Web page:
In English, many things are named after a particular country – but have you ever wondered what those things are called in those countries?
1puño masculineto make a fist or to clench one's fist — cerrar el puño
- He hissed and clenched his fists so tightly I saw a trail of blood slide down his palms.
- I grasped the bar tightly in my fists lest I flew off by accident.
- He clenched his fists tightly, nails digging into his palms.
- He leaped to his feet, pumped his fists, slapped the palms of the other teams' representatives.
- The fear I felt at being caught turned into anger and I felt my hands bunch tightly into fists.
- I clenched my fists so tightly that my fingernails almost drew blood.
- She clenched her fists tightly, and when she spoke, she spoke through gritted teeth.
- Rebecca clenched her fists tightly beside her as she glared at them.
- She clenched her fists tightly, awaiting his answer with bated breath.
- He clenched his fists so tightly that he broke the skin on his palms.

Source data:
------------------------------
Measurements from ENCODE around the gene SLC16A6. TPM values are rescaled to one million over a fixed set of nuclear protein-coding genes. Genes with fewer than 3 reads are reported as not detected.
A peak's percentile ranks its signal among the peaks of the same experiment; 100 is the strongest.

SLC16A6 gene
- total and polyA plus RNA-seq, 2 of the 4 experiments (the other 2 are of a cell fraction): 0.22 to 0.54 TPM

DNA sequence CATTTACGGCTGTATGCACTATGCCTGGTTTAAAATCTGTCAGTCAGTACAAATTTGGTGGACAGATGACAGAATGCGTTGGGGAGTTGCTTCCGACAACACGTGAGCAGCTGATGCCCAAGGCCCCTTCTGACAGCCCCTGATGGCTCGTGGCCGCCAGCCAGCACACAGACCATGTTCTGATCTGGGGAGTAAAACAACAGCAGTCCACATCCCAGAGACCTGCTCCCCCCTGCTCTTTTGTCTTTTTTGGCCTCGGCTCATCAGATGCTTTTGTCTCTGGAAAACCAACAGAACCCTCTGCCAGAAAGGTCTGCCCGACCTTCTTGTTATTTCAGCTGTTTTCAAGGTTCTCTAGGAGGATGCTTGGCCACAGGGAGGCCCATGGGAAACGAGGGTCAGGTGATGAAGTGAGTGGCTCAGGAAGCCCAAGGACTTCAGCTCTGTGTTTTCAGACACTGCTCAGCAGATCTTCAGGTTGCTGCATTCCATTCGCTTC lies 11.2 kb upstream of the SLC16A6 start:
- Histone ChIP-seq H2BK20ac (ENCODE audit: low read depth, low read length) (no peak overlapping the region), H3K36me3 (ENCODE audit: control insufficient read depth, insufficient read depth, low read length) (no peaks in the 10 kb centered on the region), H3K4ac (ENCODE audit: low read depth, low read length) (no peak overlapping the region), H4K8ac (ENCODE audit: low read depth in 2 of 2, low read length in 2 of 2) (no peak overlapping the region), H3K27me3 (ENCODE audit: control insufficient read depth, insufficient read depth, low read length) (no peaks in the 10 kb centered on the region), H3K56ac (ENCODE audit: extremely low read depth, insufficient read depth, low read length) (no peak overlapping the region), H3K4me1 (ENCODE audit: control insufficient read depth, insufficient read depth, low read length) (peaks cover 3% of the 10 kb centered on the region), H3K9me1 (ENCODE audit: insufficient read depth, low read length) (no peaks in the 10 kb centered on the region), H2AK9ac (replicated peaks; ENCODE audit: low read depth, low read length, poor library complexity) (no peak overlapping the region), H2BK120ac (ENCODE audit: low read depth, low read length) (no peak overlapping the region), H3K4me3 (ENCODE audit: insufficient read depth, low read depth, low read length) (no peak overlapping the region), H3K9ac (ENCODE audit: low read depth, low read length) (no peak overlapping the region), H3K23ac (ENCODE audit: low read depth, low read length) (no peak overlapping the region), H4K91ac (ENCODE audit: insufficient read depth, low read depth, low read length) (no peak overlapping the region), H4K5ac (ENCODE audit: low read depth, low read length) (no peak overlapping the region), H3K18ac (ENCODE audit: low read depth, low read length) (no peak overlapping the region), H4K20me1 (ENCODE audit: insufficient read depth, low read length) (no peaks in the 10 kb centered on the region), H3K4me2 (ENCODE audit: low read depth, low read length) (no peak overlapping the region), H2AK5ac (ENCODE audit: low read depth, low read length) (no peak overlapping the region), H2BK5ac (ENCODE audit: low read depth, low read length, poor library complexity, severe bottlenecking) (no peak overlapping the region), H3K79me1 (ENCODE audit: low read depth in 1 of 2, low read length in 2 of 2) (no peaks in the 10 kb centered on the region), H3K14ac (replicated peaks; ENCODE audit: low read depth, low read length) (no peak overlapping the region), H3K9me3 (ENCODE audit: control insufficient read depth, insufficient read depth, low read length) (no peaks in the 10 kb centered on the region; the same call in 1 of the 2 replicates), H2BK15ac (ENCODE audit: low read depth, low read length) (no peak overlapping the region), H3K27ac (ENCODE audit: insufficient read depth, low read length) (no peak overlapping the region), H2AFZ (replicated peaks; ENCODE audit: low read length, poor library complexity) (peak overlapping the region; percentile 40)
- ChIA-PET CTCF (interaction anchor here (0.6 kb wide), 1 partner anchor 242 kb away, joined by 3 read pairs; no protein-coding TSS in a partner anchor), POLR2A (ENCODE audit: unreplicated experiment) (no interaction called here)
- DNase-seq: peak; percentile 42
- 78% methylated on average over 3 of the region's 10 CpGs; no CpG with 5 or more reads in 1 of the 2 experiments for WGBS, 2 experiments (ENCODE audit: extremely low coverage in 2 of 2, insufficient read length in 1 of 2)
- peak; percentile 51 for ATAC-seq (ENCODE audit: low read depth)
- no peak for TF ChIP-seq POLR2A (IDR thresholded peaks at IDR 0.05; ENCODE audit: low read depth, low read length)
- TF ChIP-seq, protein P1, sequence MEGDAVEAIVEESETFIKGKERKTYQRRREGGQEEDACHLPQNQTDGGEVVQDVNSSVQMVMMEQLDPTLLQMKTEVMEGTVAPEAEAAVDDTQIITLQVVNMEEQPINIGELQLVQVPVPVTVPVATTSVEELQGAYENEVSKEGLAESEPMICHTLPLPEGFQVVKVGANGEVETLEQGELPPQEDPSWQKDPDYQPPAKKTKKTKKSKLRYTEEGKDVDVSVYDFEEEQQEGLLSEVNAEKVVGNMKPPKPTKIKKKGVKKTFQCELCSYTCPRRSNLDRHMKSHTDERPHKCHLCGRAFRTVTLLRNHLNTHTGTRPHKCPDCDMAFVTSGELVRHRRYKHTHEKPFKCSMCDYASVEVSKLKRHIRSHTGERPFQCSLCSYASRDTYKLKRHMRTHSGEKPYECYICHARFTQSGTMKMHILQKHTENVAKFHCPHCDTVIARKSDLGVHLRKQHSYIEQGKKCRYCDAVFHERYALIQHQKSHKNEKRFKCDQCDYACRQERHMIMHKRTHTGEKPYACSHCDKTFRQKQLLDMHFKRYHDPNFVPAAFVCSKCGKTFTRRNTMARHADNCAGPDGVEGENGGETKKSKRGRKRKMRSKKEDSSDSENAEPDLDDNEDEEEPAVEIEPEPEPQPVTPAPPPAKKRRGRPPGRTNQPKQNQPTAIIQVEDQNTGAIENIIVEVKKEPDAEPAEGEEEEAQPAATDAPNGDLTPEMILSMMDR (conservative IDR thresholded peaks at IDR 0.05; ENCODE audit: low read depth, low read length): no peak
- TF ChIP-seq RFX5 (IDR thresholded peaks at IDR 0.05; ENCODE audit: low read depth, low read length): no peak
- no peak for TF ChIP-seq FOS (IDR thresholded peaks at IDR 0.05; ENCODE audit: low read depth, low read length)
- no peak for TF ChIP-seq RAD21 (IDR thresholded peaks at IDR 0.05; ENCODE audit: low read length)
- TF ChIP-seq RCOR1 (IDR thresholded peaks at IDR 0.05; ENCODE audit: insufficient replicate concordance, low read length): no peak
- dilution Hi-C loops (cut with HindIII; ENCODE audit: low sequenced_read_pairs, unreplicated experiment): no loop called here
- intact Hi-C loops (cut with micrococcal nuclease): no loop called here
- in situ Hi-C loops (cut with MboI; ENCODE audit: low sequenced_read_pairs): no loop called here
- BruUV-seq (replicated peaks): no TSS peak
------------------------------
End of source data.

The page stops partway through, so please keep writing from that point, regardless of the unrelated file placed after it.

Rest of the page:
- He looked back down at the ground and she clenched her fists tightly.
- I curled my fingers into my palm and banged my fist weakly against the door.
- He clenched his fists tightly and shook his head slowly from side to side.
- She balled her hands into fists and brought them towards her, crossing them over her chest.
- She clenched her fists tightly and narrowed her eyes at the memory.
- He came at her, and she blocked his strike at her face and drove her fist towards his diaphragm.
- Then he sticks out his chest, and both his fists are tightly closed.
- His fist winds tightly around my fingers until I feel the cracking of my bones.
- I clenched my fists tightly and hurled myself at the boy who had pushed me down.
- I clenched my fists tightly, trying to use the agony of my nails digging into the skin to deter me from my current situation.
English has borrowed many of the following foreign expressions of parting, so you’ve probably encountered some of these ways to say goodbye in other languages.
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